4. D0NIMATRIX

    D0NIMATRIX Full of drivel

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    I don't think that saltpeter was much used after the industrial at all. Feel free to correct me, but I've heard that compressed flammable gasses (sp?) were used in bullets. Rubber was synthesized almost as it was discovered, because it was a rather simple substance to make.
     
  5. ecuwins

    ecuwins Chieftain

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    Ok, I just looked it up, duh. During the industrial age people learned to 'grow?' saltpeter -- so magic, I get it. Still don't know why rubber is needed all the way to the end but I guess it is just a game as psweetman1590 said.
     
  6. Marsden

    Marsden Keeper of the HoF Annex Hall of Fame Staff

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    Well, reading this I certainly feel better about not needing iron for tanks or even musketeers. I complained about the tanks being made out of oil and rubber and Padma amoung others said that at that time iron is ubiquitous and not necessary, your post makes that plausable for me, now. Plus, it's a game, our game. I'm sure we've all put more thought, effort and devotion to this game than any of the designers or makers. Rubber is the little known 3rd required resource (aluminum and uranium get all the glory, try building a spaceship casing without rubber) for the spaceship as well, so don't forget that, I think it edges out oil for most important late industrial resource.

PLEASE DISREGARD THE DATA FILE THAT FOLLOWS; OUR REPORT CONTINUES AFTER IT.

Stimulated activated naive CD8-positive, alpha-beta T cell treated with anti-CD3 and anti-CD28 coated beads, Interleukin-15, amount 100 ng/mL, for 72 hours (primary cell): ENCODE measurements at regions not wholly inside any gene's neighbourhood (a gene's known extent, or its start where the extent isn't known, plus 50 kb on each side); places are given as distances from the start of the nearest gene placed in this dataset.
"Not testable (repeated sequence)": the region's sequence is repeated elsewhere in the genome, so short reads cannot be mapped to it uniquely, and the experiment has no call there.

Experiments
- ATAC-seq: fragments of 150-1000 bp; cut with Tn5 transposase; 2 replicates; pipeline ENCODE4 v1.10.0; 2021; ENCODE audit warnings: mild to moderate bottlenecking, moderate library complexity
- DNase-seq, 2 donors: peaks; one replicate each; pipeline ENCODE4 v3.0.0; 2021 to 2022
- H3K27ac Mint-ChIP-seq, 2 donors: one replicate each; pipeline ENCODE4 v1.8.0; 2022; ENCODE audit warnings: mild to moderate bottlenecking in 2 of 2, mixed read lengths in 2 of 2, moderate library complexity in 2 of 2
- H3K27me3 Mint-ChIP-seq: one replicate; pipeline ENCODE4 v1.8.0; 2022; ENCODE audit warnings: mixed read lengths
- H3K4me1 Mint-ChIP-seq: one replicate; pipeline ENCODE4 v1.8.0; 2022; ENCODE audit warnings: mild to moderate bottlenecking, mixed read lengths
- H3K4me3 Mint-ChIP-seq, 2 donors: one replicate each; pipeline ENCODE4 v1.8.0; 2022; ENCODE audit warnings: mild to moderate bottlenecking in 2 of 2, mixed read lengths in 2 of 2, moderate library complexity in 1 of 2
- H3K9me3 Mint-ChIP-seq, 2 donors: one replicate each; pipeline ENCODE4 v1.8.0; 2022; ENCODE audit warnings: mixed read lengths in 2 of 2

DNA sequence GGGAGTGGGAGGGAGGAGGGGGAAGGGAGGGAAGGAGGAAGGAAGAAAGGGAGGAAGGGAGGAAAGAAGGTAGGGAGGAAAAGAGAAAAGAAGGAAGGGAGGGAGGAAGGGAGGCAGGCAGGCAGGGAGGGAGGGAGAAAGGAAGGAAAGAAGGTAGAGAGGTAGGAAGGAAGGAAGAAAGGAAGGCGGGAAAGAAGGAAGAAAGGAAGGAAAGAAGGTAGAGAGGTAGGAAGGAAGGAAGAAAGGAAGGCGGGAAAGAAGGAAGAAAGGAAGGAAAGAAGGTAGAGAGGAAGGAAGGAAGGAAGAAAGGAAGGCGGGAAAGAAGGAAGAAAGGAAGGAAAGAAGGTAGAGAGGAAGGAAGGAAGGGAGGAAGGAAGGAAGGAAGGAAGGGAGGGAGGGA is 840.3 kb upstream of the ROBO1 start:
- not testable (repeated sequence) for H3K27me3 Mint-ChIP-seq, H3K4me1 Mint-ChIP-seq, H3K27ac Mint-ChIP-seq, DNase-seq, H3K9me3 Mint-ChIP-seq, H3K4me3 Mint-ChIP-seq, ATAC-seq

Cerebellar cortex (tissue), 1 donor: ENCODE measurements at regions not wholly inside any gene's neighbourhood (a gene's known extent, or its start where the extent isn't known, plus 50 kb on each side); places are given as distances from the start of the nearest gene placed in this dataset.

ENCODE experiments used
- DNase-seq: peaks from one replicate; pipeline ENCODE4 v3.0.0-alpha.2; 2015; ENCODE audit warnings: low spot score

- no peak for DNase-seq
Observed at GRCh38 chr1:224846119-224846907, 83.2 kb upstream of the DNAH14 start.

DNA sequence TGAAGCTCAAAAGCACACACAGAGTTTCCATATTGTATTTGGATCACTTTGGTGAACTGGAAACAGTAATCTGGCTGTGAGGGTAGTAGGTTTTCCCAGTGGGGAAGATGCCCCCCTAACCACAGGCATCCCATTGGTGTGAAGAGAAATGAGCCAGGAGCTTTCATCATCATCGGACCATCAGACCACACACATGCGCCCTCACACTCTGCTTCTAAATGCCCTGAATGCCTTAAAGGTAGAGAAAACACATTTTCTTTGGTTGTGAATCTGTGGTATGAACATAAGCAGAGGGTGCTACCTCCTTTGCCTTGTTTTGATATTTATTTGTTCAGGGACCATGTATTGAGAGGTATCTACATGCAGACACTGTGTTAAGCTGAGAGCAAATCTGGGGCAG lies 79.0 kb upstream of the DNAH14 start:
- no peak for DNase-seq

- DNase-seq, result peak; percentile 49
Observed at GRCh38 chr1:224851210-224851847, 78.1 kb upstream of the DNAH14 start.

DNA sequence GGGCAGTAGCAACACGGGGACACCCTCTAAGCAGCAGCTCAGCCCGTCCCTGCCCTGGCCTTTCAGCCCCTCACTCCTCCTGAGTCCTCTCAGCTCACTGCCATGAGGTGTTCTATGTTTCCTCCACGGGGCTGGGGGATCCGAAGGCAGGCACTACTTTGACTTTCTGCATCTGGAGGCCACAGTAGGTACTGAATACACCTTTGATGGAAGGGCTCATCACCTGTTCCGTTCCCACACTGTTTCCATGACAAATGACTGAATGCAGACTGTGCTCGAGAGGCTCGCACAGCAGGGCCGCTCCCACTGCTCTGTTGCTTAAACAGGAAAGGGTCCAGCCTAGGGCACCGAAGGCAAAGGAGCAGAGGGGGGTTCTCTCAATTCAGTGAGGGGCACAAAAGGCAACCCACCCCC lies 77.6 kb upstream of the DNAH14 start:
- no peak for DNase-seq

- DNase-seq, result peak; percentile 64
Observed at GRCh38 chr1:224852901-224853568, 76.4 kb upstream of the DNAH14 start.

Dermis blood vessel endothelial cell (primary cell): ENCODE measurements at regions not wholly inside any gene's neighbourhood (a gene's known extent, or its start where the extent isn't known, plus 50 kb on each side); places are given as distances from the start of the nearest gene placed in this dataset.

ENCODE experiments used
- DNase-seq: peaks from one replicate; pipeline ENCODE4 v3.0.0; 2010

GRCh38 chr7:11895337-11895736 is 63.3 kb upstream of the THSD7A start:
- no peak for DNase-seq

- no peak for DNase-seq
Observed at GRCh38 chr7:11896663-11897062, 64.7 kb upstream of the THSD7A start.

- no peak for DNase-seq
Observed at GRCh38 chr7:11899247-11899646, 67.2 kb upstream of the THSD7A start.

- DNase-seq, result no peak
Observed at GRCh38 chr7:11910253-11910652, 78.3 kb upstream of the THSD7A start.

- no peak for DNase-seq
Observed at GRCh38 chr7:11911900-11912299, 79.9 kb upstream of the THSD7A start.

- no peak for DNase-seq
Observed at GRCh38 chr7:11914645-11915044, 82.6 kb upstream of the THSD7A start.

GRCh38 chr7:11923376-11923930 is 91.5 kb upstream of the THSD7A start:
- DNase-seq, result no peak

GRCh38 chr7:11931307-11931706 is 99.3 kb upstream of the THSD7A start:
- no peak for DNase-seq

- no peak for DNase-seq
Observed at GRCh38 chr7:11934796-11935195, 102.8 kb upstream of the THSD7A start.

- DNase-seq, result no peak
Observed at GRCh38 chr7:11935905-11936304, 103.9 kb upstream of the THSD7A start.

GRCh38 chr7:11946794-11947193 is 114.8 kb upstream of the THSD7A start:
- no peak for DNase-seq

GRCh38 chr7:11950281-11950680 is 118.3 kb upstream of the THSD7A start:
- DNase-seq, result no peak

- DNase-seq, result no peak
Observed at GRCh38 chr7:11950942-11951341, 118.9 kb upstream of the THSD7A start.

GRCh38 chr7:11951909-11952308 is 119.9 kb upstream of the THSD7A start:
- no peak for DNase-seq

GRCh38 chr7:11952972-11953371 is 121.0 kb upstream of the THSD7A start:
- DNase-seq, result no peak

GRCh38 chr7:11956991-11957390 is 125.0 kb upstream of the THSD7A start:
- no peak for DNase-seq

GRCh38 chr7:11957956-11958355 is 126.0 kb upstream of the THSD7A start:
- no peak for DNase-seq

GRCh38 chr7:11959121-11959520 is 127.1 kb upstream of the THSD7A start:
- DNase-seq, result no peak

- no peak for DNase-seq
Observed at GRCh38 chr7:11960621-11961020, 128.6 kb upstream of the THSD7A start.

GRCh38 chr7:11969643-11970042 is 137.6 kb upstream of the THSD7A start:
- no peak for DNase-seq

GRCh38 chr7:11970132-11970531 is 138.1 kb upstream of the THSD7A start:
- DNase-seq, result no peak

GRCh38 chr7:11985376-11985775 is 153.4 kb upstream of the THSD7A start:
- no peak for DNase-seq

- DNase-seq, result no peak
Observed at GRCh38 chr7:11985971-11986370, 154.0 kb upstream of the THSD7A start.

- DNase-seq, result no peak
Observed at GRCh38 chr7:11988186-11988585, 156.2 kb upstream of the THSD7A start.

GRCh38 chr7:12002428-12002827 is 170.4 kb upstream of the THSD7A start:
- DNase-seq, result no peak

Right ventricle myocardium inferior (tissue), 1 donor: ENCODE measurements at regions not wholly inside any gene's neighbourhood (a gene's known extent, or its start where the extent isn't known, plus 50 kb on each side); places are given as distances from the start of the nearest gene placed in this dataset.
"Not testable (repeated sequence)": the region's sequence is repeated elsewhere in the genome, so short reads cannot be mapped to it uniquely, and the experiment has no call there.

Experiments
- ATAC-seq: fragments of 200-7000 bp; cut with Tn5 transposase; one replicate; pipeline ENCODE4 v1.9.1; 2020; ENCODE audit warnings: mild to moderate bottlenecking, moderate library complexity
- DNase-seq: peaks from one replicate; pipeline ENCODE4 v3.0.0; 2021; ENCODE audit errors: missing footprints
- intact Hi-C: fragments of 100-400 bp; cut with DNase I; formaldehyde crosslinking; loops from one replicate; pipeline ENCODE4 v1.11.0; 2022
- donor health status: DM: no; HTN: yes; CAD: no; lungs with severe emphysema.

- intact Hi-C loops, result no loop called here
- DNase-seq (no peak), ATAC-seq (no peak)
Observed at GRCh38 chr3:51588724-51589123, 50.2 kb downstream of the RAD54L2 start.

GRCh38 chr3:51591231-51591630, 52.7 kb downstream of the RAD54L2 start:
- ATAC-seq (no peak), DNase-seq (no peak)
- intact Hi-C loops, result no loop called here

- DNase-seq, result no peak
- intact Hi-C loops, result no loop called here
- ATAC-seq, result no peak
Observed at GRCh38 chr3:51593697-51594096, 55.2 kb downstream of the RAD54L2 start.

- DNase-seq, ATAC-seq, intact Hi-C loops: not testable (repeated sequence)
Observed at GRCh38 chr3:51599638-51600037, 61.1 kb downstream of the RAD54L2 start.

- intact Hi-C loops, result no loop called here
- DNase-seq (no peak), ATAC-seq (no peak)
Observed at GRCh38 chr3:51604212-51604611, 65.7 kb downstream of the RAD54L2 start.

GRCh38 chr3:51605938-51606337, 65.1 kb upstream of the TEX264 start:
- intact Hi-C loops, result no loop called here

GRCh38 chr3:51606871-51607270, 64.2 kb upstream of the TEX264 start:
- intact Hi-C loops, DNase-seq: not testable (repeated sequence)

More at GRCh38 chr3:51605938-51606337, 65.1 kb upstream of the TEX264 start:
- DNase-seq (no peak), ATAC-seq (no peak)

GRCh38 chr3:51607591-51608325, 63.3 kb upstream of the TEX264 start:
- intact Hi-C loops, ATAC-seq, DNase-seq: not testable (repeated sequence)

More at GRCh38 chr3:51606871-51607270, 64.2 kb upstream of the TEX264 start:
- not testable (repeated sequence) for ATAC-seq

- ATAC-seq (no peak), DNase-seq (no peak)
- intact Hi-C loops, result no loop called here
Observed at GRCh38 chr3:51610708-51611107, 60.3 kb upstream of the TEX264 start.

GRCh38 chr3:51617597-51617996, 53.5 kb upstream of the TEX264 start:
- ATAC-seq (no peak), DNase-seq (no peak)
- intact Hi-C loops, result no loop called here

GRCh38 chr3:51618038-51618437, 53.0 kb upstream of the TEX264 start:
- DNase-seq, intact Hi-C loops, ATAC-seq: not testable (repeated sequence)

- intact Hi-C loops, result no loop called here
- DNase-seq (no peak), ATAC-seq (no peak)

Realism is something that must be put into perspective.

    Psweetman and Charles 22 among others had an entertaining discussion about the realism of stacking workers to do things in 1 turn and other things that might not be "realistic" For all arguments of realism I will now answer this, (I hadn't thought of it at the time): Show me any place in real life or history that a ruler rules for 6050 years and we can discuss it further, otherwise stop playing the realistic card, it doesn't really matter here.
     
  7. anaxagoras

    anaxagoras Chieftain

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    Artificial rubber was invented early on, it is true, but it didn't go into large scale use and production until late in WWII, when a concerted U.S. effort discovered an artificial rubber formula that was easy and relatively inexpensive to produce. Even today, natural rubber still accounts for 40% of worldwide rubber consumption, so it is still an important resource, though it is no longer a strategically vital as it was then.

    Still, the game had to limit the use of modern armor somehow, so this is as good a way as any. Think of it as a representation of manufacturing ability.